Warning: As this is the second book of the Divergent series, it will not be a completely spoiler-free review (though I try not to give too much away).


INSURGENT

by Veronica Roth
Katherine Tegen Books, May 2012
YA dystopia
Rated: cookieratingcookieratingcookieratingcookieratingcookiehalfrating / 5 cookies

insurgentOne choice can transform you—or it can destroy you. But every choice has consequences, and as unrest surges in the factions all around her, Tris Prior must continue trying to save those she loves—and herself—while grappling with haunting questions of grief and forgiveness, identity and loyalty, politics and love.

Tris’s initiation day should have been marked by celebration and victory with her chosen faction; instead, the day ended with unspeakable horrors. War now looms as conflict between the factions and their ideologies grows. And in times of war, sides must be chosen, secrets will emerge, and choices will become even more irrevocable—and even more powerful. Transformed by her own decisions but also by haunting grief and guilt, radical new discoveries, and shifting relationships, Tris must fully embrace her Divergence, even if she does not know what she may lose by doing so.

Gifly Thoughts

So this book pretty much starts where Divergent left off: mainly that shmat hit the fan within the Dauntless, Erudite, and Abnegation factions. Candor and Amity are hardly untouched by the problems faced in the previous book, and it is in Insurgent where we see how all five factions work with respect to the greater world at hand. Oh, and lots of guilt-ridden angst.

Frankly, the angst alone could have driven anyone up the wall and back and this book could easily be ripped to shreds over how annoyingly gloomy characters are. The mushy mushiness of the main characters in the beginning of the book could have further broken the book for me, too.

I CAN’T HELP SHIP THEM THOUGH.

But the angst and romance worked in this situation. Tris went through a lot of identity crises moments during Divergent, and in the end of that book, she finds herself shooting one of her best friends (MY HEART IS STILL BROKEN BY THIS BY THE WAY). This sends her on the most epic guilt trip ever. I say epic because throughout Insurgent Tris is suffering the consequences of her Dauntless-perpetuated actions of shooting first and asking questions later, which further sends her spiraling downward in her search for faction identity and self-worth. It doesn’t help that the people she’s consorting with consist of Divergents, those who’ve betrayed their factions but remain loyal to faction standards, and those factionless looking to overthrow a faction-driven government. If I were in her shoes, I’d go out of my mind with angst, too.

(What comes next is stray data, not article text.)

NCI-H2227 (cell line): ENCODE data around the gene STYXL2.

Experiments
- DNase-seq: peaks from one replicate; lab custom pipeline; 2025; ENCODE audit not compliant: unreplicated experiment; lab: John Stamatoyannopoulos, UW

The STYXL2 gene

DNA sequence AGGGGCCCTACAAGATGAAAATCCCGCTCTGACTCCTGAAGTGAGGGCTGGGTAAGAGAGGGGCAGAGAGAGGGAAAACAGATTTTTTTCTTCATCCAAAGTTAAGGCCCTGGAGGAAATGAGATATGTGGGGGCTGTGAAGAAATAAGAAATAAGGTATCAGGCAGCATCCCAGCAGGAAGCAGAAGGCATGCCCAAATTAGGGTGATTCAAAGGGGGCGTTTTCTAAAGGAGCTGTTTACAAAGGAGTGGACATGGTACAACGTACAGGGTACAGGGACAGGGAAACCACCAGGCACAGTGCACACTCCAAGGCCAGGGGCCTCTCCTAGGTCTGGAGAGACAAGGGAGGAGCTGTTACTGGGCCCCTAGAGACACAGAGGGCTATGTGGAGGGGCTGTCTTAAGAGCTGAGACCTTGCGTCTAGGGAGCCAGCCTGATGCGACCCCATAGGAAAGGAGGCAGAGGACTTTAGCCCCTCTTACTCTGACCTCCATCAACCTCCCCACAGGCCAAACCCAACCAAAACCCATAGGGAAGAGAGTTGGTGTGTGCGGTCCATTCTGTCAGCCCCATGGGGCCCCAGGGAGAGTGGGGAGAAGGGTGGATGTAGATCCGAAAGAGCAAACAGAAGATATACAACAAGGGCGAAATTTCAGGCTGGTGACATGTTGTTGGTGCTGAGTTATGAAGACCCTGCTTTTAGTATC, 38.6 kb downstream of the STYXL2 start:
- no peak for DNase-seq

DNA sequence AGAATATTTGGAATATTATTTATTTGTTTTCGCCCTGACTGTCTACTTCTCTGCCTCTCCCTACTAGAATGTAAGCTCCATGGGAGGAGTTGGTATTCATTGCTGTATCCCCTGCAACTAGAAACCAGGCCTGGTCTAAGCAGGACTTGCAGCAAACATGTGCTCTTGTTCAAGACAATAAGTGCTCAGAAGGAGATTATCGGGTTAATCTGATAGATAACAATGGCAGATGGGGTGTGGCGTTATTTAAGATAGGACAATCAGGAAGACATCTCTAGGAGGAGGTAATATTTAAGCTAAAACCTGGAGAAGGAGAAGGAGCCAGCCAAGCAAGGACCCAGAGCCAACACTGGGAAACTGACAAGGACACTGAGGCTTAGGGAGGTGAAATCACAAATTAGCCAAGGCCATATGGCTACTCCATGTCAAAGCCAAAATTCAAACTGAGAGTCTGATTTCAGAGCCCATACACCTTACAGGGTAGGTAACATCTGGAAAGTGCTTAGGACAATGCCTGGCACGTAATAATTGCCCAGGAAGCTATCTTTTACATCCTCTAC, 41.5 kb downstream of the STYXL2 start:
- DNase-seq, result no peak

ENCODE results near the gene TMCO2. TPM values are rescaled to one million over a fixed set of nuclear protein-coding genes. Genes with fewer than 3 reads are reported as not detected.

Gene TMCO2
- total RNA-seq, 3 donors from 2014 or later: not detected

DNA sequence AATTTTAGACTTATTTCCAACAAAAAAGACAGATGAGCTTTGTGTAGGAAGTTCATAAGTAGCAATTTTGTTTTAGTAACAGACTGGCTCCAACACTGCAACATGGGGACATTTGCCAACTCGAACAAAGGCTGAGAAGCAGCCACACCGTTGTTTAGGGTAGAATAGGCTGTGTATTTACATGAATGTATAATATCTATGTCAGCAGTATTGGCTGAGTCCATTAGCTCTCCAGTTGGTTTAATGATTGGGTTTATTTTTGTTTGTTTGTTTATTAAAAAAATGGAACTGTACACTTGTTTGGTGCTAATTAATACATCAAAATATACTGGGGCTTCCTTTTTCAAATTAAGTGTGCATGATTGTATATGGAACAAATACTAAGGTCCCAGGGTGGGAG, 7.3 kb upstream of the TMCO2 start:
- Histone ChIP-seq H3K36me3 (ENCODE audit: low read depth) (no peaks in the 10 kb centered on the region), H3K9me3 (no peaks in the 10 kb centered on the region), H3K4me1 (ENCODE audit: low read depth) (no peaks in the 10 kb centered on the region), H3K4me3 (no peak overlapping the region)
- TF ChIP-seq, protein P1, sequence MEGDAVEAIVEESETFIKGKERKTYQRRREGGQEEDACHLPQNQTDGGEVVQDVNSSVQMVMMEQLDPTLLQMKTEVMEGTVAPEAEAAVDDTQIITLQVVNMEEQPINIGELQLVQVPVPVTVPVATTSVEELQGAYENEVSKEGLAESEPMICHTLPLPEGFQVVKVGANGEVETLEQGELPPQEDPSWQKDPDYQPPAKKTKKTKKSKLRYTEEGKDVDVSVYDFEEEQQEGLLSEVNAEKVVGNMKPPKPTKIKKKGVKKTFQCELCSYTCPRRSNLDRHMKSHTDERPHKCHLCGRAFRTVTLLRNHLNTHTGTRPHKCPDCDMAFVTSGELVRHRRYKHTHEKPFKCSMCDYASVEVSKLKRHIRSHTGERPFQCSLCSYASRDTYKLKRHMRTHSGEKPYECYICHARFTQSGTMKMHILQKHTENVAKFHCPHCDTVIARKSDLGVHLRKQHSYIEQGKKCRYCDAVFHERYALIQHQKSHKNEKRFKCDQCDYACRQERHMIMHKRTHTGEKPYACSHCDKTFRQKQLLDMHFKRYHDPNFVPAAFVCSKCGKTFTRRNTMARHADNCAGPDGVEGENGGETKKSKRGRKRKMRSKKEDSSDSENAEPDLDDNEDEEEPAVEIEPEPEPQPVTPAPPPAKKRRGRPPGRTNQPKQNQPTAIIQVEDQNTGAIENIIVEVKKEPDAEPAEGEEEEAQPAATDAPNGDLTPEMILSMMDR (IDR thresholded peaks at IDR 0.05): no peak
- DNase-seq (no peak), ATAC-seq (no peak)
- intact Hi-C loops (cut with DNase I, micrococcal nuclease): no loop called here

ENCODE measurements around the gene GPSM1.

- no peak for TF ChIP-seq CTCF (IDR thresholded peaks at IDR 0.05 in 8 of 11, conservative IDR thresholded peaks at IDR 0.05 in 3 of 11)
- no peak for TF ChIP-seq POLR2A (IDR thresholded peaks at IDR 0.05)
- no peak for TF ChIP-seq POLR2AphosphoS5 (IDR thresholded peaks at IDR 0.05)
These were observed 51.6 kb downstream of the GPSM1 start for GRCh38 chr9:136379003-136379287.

Then there’s Four to deal with on a regular basis, and a lot of the romance they’d developed in the first book are shaken by trust issues in the sequel. This will-they-won’t-they attitude would have sent me down the eye-rolling path had it not been for their constant discussions about their damn feelings. Admittedly, the banter was fun in that respect (drugged-out Tris was pretty damn hilarious), and some of their arguments were much needed considering the shmat they went through in Divergent and the shmat they went through in Insurgent. I mean, Tris has a lot of issues about her having killed someone she cared about, and Four himself is having a hard time coming to terms with the possibility of losing people he cares about. Which is probably why I still ship them, and why I still adore Four. Also, I actually appreciated much of the snogging going on here. No shame.

Burning and boiling inside me is the desire to live. I don’t want to die I don’t want to die I don’t want to!

Which brings me to my favorite part of Insurgent: character development. There was a lot of that happening here, even amongst the action and downtime exposition. I saw recurring characters get more limelight, found many of them so endearing that their tragedies became as heartbreaking as Tris’ predicament. The book handled grief and guilt really well, and the factions were fleshed out in their ways of living. Tris, in my opinion, had the best development of them all. She’d seriously gone from that girl with no sense of self, that girl with no regard for her life, to a girl who eventually finds her footing, enough that she begins to value her own survival. I admire that change, and it’s probably why I have such high regard for Tris by the end of book 2.

There’s a scene in the book that made me think of Nico Robin’s exclamation in One Piece. I found the scene captured Tris’ own desires of survival perfectly. And it’s frelling EPIC.

4.5 out of 5 cookies! I couldn’t help knock down half a cookie because of the darn cliffhanger ending. They’re the worst.

Extra note: Because I loved this book quite a bit, I don’t think I can bring myself to watch the movie. From what I heard, there is a lot of glossing over on the angst, and there’s no Uriah!


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25 Reads: Divergent by Veronica Roth

Better late to the party than never having arrived, am I right?